Finding nature’s song
Kid Pan Alley founder and artistic director Paul Reisler could not believe his eyes recently when he asked school children in Rappahannock and Page counties to raise their hands if they have never visited Shenandoah National Park.
A surprisingly large number of arms went up into the air, particularly at Luray Elementary School — its classrooms being the closest to park headquarters.
“I was shocked,” recalled Reisler, pointing out that Page and Rappahannock counties are gateway communities to Virginia’s first national park. All of which has made the latest songwriting project undertaken by Rappahannock’s most celebrated musician all the more fulfilling.
In observance of the 100th anniversary of the National Park Service, the National Endowment for the Arts recently awarded Kid Pan Alley a $10,000 grant for a collaborative songwriting project with Shenandoah Park, the Shenandoah Park Trust and the Virginia Museum of Fine Arts.
Apart from inspiring children to be creators of their own music, the grant was designed to physically bring kids into the national park to experience its beauty, majesty, and importance to natural and American history. Even if it meant a musician leading the way.
Reisler and his small but talented team at Kid Pan Alley have been more than happy to oblige.
“Our roots are deep here in Rappahannock,” he reflected upon the conclusion of well-attended concerts Friday night at Rappahannock Elementary School. “Kid Pan Alley started here 16 years ago.”
Attracting a combined crowd of more than 600, the pair of concerts was the culmination of weeks of inclass songwriting sessions and rehearsals (Luray Elementary hosted an earlier concert that similarly featured songs written by children about their park experiences).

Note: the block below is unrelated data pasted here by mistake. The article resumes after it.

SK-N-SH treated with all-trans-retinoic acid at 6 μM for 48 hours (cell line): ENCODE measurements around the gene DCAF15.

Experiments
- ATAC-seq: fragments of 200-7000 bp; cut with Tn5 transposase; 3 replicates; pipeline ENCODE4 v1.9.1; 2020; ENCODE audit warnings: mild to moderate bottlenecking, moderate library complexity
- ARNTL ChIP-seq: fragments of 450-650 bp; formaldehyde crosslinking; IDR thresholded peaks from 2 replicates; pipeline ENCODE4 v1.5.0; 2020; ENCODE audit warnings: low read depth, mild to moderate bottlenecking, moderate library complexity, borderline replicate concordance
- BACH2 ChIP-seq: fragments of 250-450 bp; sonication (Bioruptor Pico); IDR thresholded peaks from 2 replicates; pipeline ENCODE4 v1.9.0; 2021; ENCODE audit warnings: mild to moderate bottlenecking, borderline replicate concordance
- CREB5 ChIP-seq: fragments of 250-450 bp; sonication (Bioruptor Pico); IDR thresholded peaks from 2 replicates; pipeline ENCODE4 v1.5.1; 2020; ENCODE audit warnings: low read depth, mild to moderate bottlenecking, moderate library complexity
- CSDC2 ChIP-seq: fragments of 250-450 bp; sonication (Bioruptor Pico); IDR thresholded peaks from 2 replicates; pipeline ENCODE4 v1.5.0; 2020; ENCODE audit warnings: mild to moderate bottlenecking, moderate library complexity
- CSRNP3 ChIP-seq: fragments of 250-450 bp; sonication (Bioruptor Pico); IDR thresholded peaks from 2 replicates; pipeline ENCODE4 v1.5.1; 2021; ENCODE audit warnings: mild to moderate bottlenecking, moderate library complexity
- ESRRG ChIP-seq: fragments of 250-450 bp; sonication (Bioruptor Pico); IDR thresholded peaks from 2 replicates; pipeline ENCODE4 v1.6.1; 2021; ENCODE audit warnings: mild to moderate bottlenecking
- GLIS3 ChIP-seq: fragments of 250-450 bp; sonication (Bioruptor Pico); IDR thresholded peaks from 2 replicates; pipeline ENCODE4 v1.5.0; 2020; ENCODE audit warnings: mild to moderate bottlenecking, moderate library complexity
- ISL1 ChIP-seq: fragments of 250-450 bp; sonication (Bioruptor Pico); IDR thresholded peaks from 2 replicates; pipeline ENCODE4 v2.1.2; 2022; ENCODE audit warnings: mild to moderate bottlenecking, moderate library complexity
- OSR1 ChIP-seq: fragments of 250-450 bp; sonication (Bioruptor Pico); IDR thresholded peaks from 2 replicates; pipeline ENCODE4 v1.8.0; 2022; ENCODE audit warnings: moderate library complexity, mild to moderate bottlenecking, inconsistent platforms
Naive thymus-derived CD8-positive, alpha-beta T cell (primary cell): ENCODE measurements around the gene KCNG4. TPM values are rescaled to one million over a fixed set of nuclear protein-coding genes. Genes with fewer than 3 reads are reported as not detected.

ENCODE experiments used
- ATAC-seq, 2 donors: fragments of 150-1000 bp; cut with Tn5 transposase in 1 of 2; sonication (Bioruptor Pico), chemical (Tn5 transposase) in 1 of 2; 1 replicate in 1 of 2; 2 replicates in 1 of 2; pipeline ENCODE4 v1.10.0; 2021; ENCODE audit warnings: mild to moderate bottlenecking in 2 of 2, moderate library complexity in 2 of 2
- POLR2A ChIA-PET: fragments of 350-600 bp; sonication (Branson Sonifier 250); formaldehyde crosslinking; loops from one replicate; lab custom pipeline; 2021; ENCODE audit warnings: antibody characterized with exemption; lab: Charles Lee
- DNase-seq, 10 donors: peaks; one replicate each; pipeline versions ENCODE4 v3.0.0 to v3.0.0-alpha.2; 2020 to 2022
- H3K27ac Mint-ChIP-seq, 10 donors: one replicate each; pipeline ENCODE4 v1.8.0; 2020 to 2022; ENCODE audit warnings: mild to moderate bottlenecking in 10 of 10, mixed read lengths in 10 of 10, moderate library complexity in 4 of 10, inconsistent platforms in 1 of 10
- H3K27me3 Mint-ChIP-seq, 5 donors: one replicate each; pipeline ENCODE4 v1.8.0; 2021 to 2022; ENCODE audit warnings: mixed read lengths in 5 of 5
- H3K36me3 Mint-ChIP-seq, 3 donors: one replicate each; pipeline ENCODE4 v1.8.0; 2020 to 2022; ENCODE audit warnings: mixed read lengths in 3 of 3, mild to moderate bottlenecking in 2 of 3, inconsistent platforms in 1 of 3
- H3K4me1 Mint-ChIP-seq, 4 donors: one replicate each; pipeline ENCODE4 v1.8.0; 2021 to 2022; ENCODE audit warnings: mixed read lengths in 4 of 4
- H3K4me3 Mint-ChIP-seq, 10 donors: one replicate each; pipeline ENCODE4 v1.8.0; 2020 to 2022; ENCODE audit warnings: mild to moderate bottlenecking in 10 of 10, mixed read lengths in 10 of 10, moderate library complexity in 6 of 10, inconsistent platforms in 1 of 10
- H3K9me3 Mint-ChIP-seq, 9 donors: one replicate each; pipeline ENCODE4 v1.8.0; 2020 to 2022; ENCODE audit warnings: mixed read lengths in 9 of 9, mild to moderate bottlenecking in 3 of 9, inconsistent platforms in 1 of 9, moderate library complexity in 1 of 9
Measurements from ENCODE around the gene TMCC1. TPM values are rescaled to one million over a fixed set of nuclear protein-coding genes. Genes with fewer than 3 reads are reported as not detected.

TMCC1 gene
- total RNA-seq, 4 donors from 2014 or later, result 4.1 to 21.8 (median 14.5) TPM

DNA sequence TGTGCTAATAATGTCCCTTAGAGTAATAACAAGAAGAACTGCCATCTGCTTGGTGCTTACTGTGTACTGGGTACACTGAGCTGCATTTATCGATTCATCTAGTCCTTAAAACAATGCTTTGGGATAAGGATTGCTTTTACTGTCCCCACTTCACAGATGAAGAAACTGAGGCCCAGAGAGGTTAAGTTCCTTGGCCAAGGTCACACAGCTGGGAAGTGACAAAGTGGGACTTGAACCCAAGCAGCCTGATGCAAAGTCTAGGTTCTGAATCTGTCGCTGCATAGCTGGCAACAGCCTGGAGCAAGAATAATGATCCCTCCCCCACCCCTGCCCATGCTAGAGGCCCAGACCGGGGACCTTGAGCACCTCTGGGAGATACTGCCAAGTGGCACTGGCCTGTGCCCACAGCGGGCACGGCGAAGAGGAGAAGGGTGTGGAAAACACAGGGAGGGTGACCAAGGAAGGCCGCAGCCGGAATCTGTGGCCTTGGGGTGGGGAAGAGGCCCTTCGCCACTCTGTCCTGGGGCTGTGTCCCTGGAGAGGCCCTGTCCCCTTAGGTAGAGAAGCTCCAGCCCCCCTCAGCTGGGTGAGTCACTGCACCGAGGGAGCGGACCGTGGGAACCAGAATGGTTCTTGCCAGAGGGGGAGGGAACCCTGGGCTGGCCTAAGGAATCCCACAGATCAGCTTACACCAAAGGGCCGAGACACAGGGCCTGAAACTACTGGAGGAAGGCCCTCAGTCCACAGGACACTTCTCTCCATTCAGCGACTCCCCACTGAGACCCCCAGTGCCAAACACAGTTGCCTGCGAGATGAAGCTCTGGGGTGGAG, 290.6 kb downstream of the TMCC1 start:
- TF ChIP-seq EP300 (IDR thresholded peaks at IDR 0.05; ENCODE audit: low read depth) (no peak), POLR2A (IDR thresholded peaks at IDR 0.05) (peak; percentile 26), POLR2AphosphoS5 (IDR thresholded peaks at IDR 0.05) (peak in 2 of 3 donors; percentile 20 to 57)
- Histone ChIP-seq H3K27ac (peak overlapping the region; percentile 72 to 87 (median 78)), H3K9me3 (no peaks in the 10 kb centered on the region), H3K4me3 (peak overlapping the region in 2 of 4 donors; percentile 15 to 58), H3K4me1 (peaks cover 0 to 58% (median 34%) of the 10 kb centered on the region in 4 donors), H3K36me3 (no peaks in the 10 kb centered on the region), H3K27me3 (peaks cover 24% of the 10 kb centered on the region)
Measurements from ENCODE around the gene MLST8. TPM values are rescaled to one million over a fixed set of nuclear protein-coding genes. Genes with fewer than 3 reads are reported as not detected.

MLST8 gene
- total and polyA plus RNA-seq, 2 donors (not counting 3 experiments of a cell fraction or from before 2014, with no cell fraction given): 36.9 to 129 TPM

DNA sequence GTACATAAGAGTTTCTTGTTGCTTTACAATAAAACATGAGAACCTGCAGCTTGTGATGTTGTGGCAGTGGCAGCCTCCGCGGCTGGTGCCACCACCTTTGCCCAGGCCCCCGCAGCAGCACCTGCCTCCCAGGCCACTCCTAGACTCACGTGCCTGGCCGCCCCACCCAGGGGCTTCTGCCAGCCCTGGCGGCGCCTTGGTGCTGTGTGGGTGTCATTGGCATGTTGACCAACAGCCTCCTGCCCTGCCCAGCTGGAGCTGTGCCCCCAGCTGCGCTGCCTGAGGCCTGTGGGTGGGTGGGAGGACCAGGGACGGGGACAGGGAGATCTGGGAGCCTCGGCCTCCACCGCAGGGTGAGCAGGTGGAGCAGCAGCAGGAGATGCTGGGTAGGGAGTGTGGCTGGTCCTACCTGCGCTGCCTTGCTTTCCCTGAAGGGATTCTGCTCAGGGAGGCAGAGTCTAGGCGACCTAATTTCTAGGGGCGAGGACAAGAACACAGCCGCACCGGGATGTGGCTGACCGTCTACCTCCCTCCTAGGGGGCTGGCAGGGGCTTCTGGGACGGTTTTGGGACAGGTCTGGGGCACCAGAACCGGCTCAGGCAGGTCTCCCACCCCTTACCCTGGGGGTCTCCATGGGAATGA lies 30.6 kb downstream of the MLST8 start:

“We wrote with nine classes from Rappahannock Elementary, Hearthstone and CCLC [Child Care & Learning Center]—about 175 kids in all. ” Reisler noted, in many cases the children using visits to the park “as the inspiration for their songs.”
Performed to resounding applause Friday night, for just one example, was “I Love Shenandoah National Park,” created by Ms. Way’s second-grade class at Rappahannock Elementary with the assistance of Reisler and Sahffi Lynne (additional concert musicians included Marshall Keys, Cheryl Toth and Kiaya Abernathy):
The woods are a symphony of sound With the birds up high They’re the flutes of the sky With the bear on the bottom It’s totally awesome I love Shenandoah National Park
“I have chosen this work because I know firsthand how it can change your life,” Reisler observed. “You can see it in the children’s eyes, hear it in their voices and watch it overflow as they dance down the hallways or out to their bus.”
And onto the trails of Shenandoah Park.
— John McCaslin
Young singer-songwriters belt out a number with Kid Pan Alley musicians Marshall Keys, Sahffi Lynne and Paul Reisler at last Friday's Kid Pan Alley concert at RCES.